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Collections: Filling drawers and cubbies with artwork in the Curiosity Chapel

Artists who work with found objects are notorious for having strange collections of random items waiting to be turned into art.

Such materials are usually stored in bins piled high in studios or closets. An installation by two local artists spotlights their unusual collections and chronicles their time making art in the Valley.

The Show got a sneak peek before the one-day showing. 

Full interview

AMBER VICTORIA SINGER: From the street, it looks like Heidi Dauphin and Laura Spalding Best are getting ready for a yard sale. But really, the mixed media/ceramic artist and painter/muralist are making art.  

On a recent Friday afternoon, the pair are sitting in two wooden chairs in Dauphin’s open garage in Phoenix, surrounded by tall shelves and drawers, a desk, a dresser and more thrifted furniture. The furniture is arranged to form four walls with an entrance. They’ve dubbed this temporary room the Curiosity Chapel. Best says she and Dauphin spent about a month hunting for the perfect pieces at second-hand stores.

LAURA SPALDING BEST: Every single one of those shelves, drawers and cubbies are filled with our artwork that represents what we’ve been making over the past 20 years and our semi-obsessive studio collections. 

SINGER: Visitors will be encouraged to open the cabinets and drawers, which reveal both works of art and collected objects. One drawer overflows with handwritten notes. Another is stocked with gravy boats. Yet another drawer holds ornate metal objects painted with blue skies. Eventually, they’ll be filled in with Best’s signature landscapes.

BEST: I call them "Paintings in Waiting."


SINGER: The art is arranged in chronological order. On a shelf to the left of the entrance is a small landscape painting on a large rusty can — Best’s first found object painting.

BEST: I was hiking on a trip to British Columbia right after I graduated. We were in the middle of nowhere, and I had run out of canvas. And having literally run out of my material, I started using found objects. And that set me on this path, where I now carefully choose them.

SINGER: A paper quilt Dauphin made from handwritten notes hangs inside a doorless armoire. Abstract tile mosaics from her public art pieces are also on display. But much of Dauphin’s work, like huge ceramic tile pieces based on quilt patterns or the 10-foot guitar she covered in pennies, is too big for the Curiosity Chapel’s shelves. She found a way around that. 

HEIDI DAUPHIN: I’m representing some of the years with small five by five squares, like a representation of a piece that I made that year.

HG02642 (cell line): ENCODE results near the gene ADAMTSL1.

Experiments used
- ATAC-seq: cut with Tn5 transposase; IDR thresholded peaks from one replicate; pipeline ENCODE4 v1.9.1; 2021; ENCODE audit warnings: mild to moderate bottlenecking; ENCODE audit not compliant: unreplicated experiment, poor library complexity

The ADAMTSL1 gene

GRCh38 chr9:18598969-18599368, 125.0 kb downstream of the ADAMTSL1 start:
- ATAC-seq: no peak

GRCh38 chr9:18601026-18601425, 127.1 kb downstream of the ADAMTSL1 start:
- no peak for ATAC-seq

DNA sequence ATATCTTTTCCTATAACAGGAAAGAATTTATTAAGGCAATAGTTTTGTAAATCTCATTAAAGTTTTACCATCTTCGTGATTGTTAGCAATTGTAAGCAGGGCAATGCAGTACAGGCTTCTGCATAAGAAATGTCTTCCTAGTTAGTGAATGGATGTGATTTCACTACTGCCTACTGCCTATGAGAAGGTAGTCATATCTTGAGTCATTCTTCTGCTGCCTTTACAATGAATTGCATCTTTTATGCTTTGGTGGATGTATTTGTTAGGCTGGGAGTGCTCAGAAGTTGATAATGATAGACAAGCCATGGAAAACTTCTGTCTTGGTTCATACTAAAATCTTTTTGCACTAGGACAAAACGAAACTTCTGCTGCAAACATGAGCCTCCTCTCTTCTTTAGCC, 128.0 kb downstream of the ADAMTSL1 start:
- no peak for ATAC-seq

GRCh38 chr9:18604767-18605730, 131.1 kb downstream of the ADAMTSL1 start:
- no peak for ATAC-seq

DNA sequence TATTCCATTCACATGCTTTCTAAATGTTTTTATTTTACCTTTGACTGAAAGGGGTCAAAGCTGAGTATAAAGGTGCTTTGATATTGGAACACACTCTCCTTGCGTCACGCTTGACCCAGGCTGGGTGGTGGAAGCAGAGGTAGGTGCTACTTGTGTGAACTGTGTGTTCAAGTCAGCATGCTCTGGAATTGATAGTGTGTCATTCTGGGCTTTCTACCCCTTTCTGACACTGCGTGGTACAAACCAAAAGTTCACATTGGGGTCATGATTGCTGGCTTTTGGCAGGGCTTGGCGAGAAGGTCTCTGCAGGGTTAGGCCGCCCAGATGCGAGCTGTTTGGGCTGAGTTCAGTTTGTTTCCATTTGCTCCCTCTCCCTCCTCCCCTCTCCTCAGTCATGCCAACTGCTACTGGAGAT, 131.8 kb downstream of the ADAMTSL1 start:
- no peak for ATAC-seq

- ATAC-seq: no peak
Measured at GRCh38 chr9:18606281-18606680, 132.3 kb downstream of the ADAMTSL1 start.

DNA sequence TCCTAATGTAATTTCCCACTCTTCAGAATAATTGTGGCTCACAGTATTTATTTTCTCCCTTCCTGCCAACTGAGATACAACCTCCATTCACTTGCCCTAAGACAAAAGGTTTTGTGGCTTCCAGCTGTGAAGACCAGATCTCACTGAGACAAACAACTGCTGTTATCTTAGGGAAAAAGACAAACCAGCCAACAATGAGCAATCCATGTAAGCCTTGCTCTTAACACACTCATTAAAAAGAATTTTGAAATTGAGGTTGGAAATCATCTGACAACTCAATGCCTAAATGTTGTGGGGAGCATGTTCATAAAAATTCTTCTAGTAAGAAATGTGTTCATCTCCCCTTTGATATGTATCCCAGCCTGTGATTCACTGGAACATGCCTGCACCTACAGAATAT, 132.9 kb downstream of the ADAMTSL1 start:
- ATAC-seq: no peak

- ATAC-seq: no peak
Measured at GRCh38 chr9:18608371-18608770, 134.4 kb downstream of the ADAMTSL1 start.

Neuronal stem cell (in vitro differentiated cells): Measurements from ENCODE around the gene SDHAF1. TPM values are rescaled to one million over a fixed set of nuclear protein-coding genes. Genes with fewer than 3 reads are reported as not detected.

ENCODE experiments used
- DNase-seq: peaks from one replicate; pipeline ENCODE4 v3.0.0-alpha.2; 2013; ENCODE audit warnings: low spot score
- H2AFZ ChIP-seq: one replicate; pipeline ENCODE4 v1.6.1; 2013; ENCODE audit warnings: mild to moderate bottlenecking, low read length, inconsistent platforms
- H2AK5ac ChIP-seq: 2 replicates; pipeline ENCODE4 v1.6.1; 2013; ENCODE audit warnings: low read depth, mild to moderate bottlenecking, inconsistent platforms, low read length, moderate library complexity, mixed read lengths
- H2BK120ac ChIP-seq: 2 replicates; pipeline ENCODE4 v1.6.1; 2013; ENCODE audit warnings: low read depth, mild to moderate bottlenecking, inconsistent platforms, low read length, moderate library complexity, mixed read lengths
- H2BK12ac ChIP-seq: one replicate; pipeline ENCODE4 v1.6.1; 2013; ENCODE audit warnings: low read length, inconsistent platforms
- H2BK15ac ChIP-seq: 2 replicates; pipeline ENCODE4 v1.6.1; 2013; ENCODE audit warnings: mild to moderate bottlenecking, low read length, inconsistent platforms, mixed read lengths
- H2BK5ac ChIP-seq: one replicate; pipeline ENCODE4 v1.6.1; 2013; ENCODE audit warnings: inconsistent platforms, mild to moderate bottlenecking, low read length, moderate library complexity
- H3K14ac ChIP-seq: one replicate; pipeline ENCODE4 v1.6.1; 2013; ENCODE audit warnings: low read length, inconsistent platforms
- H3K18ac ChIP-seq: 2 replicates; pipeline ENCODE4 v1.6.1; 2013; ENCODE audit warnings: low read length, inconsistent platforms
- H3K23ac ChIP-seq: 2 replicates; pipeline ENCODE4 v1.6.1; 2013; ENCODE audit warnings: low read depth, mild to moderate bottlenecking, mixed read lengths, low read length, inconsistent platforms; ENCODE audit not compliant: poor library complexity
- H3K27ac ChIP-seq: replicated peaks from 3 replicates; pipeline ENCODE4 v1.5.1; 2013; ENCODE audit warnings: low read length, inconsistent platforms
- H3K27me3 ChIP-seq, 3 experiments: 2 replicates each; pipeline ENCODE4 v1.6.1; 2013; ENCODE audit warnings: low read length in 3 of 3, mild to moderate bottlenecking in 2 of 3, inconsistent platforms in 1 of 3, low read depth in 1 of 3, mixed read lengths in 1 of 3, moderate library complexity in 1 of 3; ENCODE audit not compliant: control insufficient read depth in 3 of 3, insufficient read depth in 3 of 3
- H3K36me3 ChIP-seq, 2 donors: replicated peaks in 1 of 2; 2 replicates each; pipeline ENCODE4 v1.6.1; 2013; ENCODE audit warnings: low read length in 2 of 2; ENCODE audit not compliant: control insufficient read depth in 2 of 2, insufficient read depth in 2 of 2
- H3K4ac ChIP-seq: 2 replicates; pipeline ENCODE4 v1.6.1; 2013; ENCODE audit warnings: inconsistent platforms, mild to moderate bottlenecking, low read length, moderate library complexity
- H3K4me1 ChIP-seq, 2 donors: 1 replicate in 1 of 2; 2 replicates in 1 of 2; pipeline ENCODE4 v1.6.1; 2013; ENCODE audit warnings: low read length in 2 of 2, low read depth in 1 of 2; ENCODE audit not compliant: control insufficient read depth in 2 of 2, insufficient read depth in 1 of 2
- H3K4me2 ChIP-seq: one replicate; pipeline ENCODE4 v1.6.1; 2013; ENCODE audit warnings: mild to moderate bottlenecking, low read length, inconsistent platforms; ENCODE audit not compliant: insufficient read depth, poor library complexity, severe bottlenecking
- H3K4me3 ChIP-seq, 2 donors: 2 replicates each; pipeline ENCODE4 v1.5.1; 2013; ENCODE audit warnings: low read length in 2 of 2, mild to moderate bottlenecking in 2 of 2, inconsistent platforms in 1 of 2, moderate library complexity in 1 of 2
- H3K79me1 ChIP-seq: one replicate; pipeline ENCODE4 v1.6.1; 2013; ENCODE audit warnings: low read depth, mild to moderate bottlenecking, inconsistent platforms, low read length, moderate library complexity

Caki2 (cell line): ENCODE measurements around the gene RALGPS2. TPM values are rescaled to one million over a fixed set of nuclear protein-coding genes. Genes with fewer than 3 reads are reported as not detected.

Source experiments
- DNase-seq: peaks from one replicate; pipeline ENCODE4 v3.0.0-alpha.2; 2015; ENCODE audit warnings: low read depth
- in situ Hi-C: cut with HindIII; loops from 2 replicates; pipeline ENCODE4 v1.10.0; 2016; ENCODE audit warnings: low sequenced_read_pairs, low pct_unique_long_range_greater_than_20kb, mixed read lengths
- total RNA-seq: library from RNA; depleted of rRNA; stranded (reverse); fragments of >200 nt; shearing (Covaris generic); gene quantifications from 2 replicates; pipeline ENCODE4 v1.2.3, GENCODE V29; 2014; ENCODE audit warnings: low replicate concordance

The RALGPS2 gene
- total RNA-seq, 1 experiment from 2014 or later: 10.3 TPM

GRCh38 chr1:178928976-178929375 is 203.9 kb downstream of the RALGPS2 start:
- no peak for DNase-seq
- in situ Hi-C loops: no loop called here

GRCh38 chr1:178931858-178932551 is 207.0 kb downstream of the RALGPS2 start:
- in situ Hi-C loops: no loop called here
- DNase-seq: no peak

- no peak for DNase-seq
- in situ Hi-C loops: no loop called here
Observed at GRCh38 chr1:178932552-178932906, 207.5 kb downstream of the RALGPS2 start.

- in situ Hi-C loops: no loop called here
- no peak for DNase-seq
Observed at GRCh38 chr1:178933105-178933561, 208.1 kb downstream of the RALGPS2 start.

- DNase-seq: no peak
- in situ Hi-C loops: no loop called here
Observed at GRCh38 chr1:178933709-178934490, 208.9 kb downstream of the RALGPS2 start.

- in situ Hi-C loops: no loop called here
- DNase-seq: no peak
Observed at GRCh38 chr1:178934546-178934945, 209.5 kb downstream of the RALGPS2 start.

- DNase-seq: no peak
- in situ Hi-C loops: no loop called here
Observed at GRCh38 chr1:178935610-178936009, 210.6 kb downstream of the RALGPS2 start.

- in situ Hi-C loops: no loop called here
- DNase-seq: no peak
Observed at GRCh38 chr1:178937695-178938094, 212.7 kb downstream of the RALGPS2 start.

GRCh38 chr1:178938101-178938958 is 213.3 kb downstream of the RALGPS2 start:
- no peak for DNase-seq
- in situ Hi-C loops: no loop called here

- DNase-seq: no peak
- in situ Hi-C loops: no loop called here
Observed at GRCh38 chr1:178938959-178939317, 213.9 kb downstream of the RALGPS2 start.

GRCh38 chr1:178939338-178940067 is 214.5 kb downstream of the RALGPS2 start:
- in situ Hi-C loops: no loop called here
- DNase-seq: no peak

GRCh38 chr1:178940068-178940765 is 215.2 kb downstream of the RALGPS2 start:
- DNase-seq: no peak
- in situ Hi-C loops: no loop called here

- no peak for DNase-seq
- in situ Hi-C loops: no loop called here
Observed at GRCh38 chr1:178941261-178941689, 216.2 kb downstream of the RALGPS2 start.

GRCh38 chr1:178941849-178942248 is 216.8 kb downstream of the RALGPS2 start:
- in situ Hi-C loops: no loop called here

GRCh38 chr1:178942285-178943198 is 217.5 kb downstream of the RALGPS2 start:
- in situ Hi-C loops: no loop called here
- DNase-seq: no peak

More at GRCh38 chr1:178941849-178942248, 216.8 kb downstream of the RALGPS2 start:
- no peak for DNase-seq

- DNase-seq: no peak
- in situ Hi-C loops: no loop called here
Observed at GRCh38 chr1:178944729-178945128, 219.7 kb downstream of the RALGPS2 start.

SINGER: One of those five by five blocks is divided up into 100 tiny painted squares. There’s a tiny object glued to each square, including a googly eye, an acorn cap and a little plastic foot.

DAUPHIN: The original piece was called “10x10x10=1000” and it literally has a thousand little objects on it, but it’s 45 by 45 inches. So in the Curiosity Chapel, it’s technically called “10x10=100.” 

SINGER: Although the two artists’ work is different, part of the Curiosity Chapel’s charm is that it can be difficult to tell whose collections are whose. There’s a shelf of bowling pins, a drawer of hiking tread, a row of railroad spikes, two drawers of clay thumb prints.

DAUPHIN: I do feel like I might have met my match, that I met someone that has more stuff or more collections than me. 

SINGER: The installation is part of an annual gala put on by the nonprofit ArtLink. Over 100 artists applied to be part of one of eight pairs. Each was given $500 and about two months to create a collaborative piece. Before they began, Best and Dauphin had no idea how much they had in common.

DAUPHIN: It’s been a joy and pleasure to work with her because, yeah, we’ve found so many similarities and I think we’ve maybe created a lifelong friendship. 

BEST: Yes, 100%.

SINGER: [On Friday, March 15,] the artists will transport the art, collections and furniture from Dauphin’s garage to Phoenix Art Museum, where it will be on display for one night only, this Saturday, March 16. 

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Amber Victoria Singer is a producer for KJZZ's The Show. Singer is a graduate of the Water Cronkite School of Journalism and Mass Communication at Arizona State University.